JPA Pitfalls (11): Iteration / Sorting in Memory or in DB

This blog article is part of a “series of blog articles” about common pitfalls using JPA and ways to avoid them. In this article, we describe a potential problem when filtering in memory instead of DB.

When selecting specific entity instances, it is preferable to push the filter to the database.

The following code retrieves all entities from the database and filters the specific employees in memory:

List<Employee> emps = // Retrieve all employees from DB
List<Employee> berlinEmps = new ArrayList();
for (Employee e : emps) {
  Address a = e.getAddress();
  if ((a != null) && "Berlin".equals(a.getCity())) {

The downside of the above code is that it oads all the employees into memory including those that are not filtered. Inside of a transaction the entity manager caches all loaded entities, so the above code might run into an OutOfMemoryException. Furthermore, databases support efficient filtering mechanism (e.g. using a database index), so it is very likely that the following code executing a query to filter the employees results in better performance:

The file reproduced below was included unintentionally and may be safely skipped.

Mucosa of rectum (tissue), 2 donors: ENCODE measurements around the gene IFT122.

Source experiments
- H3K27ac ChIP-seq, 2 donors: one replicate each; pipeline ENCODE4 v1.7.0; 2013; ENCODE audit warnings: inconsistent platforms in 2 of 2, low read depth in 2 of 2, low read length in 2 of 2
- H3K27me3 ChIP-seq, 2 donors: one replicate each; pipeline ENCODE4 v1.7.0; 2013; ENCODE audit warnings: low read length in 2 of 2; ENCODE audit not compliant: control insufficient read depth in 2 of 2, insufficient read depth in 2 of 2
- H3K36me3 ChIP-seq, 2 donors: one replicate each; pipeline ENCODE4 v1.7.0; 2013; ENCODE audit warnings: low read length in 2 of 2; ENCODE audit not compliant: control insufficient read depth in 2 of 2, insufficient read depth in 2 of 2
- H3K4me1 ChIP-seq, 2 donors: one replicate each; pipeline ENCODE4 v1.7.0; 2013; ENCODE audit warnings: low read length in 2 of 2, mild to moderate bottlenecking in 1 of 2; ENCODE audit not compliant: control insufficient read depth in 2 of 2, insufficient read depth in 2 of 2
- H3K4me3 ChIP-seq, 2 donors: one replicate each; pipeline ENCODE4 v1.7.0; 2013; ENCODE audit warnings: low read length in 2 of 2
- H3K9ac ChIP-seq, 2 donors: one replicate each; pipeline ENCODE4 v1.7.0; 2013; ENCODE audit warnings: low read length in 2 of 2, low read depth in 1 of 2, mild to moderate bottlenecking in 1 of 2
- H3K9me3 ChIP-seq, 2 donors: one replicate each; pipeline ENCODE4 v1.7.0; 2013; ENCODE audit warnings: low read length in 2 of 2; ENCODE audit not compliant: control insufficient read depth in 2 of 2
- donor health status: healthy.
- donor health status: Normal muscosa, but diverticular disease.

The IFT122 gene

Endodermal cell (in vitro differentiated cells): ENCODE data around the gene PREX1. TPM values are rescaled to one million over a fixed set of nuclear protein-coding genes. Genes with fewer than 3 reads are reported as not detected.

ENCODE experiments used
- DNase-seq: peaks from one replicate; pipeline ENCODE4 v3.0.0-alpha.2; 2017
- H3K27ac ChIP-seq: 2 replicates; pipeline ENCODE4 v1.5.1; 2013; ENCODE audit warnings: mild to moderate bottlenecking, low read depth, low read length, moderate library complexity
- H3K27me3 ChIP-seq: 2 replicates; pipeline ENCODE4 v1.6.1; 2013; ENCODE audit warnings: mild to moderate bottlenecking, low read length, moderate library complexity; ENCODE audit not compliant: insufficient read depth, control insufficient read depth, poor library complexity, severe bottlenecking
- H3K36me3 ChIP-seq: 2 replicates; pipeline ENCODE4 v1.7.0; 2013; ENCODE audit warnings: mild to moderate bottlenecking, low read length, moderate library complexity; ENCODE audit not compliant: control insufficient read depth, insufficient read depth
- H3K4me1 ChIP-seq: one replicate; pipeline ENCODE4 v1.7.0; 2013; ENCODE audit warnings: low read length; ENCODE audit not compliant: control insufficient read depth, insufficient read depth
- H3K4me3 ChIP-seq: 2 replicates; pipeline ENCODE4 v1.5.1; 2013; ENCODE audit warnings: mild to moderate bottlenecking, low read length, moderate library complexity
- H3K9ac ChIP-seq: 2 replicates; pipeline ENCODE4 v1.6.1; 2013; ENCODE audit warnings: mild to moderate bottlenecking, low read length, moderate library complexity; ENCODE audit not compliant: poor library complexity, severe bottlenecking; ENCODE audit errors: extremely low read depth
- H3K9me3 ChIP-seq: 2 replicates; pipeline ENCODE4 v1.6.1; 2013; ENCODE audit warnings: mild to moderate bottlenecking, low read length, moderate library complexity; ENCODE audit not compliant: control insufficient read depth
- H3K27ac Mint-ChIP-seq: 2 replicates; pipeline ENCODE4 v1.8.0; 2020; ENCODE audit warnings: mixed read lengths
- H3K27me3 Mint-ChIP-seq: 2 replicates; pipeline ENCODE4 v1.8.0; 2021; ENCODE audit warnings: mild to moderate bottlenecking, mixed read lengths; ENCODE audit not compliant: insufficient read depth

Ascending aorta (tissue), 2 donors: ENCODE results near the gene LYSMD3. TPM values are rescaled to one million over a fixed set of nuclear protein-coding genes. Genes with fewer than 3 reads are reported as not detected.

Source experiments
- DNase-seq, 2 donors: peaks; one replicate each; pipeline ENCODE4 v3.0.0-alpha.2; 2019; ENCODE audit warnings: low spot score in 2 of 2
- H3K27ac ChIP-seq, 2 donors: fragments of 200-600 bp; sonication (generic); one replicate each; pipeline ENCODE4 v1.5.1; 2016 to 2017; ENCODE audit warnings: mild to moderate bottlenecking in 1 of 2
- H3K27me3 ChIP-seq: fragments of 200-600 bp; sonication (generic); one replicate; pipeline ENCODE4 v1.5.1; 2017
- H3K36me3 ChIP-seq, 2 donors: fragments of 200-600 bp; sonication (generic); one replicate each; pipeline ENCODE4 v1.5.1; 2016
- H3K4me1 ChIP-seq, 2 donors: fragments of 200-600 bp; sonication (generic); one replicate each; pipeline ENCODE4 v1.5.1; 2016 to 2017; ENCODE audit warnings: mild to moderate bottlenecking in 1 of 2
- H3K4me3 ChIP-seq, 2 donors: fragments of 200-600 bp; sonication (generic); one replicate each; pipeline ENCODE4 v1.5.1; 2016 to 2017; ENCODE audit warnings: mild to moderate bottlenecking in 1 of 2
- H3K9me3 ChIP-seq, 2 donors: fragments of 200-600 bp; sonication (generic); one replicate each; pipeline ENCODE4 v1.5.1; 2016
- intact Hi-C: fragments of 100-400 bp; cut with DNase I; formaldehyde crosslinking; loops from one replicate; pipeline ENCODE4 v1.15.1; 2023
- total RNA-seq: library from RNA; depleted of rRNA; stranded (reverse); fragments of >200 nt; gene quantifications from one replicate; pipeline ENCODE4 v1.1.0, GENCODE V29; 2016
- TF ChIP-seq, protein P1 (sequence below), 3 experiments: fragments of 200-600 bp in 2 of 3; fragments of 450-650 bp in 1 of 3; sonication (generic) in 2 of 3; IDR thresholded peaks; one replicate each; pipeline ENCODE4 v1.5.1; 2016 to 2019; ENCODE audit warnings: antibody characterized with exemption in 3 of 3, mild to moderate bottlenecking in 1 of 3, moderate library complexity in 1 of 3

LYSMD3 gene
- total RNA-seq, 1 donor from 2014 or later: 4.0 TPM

String queryText = 
    "SELECT e FROM Employee e JOIN e.address a " + 
    "WHERE = 'Berlin'";
List<Employee> berlinEmps = 

There is a similar issue with sorting entities. In most cases it is better to sort the entities in the database using an ORDER BY JPQL query:

String queryText = 
    "SELECT e FROM Employee e JOIN e.address a " + 
    "WHERE = 'Berlin' " + 
    "ORDER BY e.lastname, e.firstname";
List<Employee> berlinEmps = 

Recommendation: Push filtering and sorting of entities to the database. 

You can find an example of this pitfall and its solution in the classes IterationExperiment and OrderingInDBExperiment in this project:

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